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 (gī-nē′sē-əm, jĭ-)
n. pl. gy·noe·ci·a (-sē-ə)
The female reproductive organs of a flower; the pistil or pistils considered as a group.

[New Latin, alteration (influenced by Greek oikos, house) of Latin gynaecēum, women's apartments, from Greek gunaikeion, from neuter of gunaikeios, of women, from gunē, gunaik-, woman; see gwen- in Indo-European roots.]
American Heritage® Dictionary of the English Language, Fifth Edition. Copyright © 2016 by Houghton Mifflin Harcourt Publishing Company. Published by Houghton Mifflin Harcourt Publishing Company. All rights reserved.


(dʒaɪˈniːsɪəm; ɡaɪ-) ,






n, pl -cia or -cea (-sɪə)
(Botany) the carpels of a flowering plant collectively
[C18: New Latin, from Greek gunaikeion women's quarters, from gunaik-, gunē woman + -eion, suffix indicating place]
Collins English Dictionary – Complete and Unabridged, 12th Edition 2014 © HarperCollins Publishers 1991, 1994, 1998, 2000, 2003, 2006, 2007, 2009, 2011, 2014


(dʒɪˈni si əm, -ʃi-, gaɪ-)

n., pl. -ci•a (-si ə, -ʃi ə)
the pistil or pistils of a flower; the female parts of a flower.
[1825–35; < New Latin, alter. of gynaeceum < Greek gynaikeîon women's quarters]
Random House Kernerman Webster's College Dictionary, © 2010 K Dictionaries Ltd. Copyright 2005, 1997, 1991 by Random House, Inc. All rights reserved.
ThesaurusAntonymsRelated WordsSynonymsLegend:
Noun1.gynoecium - a female gametoeciumgynoecium - a female gametoecium      
gametoecium - gametangia and surrounding bracts
Based on WordNet 3.0, Farlex clipart collection. © 2003-2012 Princeton University, Farlex Inc.


gynecium (Am) [dʒaɪˈniːsɪəm] n (Bot) → gineceo
Collins Italian Dictionary 1st Edition © HarperCollins Publishers 1995
References in periodicals archive ?
Developmental studies indicate that this layer represents the inner epidermis of the gynoecium. Depending on the genus, composition of the locular envelope may be of circumferential fibers, or isodiametric sclereids, or both.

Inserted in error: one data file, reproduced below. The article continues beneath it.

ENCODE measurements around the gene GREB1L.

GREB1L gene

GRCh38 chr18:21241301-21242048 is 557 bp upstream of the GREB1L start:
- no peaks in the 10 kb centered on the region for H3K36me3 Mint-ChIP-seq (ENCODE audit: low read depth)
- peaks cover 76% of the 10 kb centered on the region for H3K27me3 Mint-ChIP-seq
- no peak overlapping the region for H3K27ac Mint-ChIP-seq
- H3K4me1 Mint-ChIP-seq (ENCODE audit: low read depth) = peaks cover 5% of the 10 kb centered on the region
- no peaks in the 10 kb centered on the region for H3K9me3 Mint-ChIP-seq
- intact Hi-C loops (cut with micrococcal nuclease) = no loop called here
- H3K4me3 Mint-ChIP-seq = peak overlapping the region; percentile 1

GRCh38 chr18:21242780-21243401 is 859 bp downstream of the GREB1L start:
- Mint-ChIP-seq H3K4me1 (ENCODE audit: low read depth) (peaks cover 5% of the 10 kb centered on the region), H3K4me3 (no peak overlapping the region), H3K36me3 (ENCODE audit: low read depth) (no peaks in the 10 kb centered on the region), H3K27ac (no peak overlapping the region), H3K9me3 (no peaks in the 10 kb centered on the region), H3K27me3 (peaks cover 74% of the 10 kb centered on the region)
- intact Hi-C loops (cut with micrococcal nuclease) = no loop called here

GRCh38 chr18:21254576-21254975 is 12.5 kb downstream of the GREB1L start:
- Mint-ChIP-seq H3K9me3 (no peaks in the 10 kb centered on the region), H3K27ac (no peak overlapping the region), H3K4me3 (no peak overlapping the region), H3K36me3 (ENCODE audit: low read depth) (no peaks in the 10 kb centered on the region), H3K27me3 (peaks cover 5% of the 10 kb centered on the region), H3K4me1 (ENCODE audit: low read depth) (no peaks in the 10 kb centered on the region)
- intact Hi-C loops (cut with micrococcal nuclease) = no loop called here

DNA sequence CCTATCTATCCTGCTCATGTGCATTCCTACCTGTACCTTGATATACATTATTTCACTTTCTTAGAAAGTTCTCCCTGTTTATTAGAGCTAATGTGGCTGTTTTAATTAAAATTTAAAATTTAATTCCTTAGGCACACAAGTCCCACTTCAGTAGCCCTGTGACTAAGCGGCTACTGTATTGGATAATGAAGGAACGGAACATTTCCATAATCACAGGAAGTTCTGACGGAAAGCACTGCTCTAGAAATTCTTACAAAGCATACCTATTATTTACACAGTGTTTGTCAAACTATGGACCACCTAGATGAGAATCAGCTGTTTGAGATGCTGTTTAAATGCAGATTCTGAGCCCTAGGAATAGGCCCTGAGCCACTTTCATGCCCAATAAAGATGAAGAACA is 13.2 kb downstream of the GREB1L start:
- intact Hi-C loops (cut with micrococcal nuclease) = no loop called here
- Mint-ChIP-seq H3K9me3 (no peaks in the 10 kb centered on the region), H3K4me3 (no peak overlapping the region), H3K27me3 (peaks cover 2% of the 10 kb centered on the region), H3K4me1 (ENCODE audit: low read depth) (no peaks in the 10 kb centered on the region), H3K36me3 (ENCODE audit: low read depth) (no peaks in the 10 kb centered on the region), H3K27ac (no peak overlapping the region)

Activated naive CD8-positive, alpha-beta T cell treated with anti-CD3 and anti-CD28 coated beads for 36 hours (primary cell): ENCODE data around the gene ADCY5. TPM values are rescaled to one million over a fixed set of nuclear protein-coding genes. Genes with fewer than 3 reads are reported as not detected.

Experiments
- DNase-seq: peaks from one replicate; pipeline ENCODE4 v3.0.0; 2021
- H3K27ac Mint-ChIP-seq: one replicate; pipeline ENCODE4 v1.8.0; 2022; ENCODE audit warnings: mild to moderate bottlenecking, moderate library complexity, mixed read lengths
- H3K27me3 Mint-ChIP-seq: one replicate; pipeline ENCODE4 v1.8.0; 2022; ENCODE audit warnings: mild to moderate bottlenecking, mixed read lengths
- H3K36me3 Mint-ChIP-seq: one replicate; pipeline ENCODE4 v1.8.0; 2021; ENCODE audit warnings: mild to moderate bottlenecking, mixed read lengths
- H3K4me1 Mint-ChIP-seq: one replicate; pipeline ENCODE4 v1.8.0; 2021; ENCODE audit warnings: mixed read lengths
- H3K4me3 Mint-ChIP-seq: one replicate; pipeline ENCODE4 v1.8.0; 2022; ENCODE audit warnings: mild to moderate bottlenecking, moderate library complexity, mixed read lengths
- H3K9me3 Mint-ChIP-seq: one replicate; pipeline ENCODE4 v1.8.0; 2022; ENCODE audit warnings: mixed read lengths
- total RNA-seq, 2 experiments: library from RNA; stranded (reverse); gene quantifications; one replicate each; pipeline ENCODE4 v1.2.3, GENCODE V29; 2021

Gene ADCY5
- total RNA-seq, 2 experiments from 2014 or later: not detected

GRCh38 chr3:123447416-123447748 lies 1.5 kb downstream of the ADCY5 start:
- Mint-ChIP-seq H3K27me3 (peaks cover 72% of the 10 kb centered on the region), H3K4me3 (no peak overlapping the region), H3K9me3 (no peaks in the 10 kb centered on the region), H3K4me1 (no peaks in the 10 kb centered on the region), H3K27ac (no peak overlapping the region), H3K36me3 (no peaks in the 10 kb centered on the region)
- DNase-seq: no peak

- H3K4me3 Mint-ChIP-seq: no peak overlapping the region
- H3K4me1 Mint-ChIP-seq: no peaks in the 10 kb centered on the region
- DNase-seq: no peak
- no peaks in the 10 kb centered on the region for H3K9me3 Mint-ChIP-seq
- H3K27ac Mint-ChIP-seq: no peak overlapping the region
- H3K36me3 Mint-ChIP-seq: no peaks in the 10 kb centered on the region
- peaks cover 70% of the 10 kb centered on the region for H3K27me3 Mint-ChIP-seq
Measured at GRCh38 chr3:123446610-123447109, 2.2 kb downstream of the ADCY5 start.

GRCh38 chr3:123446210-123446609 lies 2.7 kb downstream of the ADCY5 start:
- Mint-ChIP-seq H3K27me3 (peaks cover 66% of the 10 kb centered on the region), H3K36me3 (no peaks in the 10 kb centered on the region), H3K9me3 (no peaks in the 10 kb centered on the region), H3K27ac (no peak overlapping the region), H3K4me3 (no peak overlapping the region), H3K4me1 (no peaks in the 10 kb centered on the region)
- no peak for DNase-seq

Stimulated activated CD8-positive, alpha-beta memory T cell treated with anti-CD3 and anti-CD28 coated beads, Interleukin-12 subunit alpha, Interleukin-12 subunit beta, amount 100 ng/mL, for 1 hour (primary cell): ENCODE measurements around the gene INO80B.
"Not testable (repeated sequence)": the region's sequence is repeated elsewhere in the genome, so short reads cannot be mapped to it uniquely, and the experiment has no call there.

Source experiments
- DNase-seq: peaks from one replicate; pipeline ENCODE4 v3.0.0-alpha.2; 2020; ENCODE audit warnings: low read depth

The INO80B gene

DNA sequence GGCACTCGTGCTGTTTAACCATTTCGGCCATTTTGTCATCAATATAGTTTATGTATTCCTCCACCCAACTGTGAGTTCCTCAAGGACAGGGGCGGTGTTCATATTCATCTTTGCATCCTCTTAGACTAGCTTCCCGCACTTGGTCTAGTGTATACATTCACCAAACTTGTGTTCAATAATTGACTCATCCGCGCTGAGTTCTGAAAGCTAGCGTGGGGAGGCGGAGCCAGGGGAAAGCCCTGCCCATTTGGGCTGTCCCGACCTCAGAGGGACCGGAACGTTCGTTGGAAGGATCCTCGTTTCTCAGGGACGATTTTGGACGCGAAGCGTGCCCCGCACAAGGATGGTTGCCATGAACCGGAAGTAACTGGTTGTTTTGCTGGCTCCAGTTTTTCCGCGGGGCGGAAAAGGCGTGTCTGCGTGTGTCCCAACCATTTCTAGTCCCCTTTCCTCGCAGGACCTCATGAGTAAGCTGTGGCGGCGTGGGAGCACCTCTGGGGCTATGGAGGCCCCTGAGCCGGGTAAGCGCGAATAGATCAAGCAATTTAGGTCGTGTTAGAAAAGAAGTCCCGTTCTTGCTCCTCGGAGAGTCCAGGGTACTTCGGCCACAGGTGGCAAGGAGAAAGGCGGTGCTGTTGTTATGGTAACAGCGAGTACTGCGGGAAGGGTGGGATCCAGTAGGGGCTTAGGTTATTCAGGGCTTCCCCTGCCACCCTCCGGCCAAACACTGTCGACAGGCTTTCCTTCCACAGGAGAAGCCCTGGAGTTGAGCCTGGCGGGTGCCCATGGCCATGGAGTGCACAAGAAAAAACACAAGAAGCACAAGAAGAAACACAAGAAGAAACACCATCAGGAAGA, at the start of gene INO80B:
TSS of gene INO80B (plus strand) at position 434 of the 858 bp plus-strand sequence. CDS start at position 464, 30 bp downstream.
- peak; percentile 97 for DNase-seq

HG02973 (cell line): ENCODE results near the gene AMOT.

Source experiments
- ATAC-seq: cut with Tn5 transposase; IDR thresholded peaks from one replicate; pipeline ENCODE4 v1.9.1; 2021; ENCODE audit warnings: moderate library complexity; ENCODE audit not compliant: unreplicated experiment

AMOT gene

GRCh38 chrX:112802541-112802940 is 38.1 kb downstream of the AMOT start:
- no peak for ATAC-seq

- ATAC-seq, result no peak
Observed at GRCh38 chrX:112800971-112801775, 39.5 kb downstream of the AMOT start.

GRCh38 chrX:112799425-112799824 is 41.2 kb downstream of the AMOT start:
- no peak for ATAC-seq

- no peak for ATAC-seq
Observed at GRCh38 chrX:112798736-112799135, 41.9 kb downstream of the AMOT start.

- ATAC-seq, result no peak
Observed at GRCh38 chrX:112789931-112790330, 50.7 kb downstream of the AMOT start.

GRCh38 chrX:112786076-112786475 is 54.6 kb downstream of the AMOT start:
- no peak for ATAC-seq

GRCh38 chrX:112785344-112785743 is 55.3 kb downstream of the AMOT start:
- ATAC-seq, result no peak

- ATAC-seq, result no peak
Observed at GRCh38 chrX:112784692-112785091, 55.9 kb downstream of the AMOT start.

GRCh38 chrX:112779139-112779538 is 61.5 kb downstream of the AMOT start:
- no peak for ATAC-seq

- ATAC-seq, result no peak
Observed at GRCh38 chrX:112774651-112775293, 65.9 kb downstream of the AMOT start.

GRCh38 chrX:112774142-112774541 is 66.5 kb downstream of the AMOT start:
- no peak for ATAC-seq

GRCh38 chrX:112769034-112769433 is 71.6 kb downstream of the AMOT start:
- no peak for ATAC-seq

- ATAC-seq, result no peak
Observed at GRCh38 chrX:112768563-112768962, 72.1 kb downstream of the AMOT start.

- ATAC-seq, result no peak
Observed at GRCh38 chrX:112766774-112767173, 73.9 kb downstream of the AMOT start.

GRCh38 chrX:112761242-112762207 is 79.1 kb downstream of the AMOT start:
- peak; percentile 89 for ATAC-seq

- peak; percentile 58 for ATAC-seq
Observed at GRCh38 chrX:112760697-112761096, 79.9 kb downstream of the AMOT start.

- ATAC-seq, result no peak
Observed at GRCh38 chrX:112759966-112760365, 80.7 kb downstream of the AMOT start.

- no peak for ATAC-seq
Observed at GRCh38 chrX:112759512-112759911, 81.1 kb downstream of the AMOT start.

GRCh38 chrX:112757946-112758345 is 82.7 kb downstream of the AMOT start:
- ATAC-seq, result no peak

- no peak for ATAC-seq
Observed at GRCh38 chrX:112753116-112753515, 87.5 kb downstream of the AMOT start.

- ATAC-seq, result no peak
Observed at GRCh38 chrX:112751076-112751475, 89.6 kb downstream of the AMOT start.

If the androecium matures before the gynoecium and produces pollens in a hermaphrodite flower, this called protandry (Percival, 1965).
The flowers are solitary; they present first two deciduous sepals that fall at the time of flowering and four petals pink or white, with a black tab on the base, many stamens, and a gynoecium made of about twenty carpels that weld together so as to finally form a large capsule covered by traces of stigmata.
The CRC genes are expressed abaxially in the carpel, placenta, and nectaries promoting the development of the gynoecium and abaxial part of the carpel wall, and terminating the floral meristem [33-38].
Androecium and gynoecium maturation occurred simultaneously since the flower opening and the longevity observed was one day.
Comparative floral morphology and anatomy of Anacardiaceae and Burseraceae (Sapindales), with a special focus on gynoecium structure and evolution.
6 cm de diam., asymmetric; sepals green, oblong or orbicular to ovate, abaxial surface pilose, 7.5-8.5 X 4-6 mm; petals yellow, two external, oblong to ovate, 16-31 X 9-26 mm, two internal, oblong to obovate, 14-30 X 9-19 mm, cuculus orbicular, bent around the androecium and gynoecium, 17-25 X 11-20 mm; stamens yellow to vinaceous, 8-18 mm long; staminoids yellow, 4-5 mm long; ovary yellow, setulose, 16-28 mm long; style green, 3-5 mm long.
Transfer of pollen grains to the stigma of the flower gynoecium (Pollination) is the crucial event in sexual reproduction process of flowering plants that ensures their long last survival [1-3].
Endress, "Comparative floral morphology and anatomy of Anacardiaceae and Burseraceae (Sapindales), with a special focus on gynoecium structure and evolution," Botanical Journal of the Linnean Society, vol.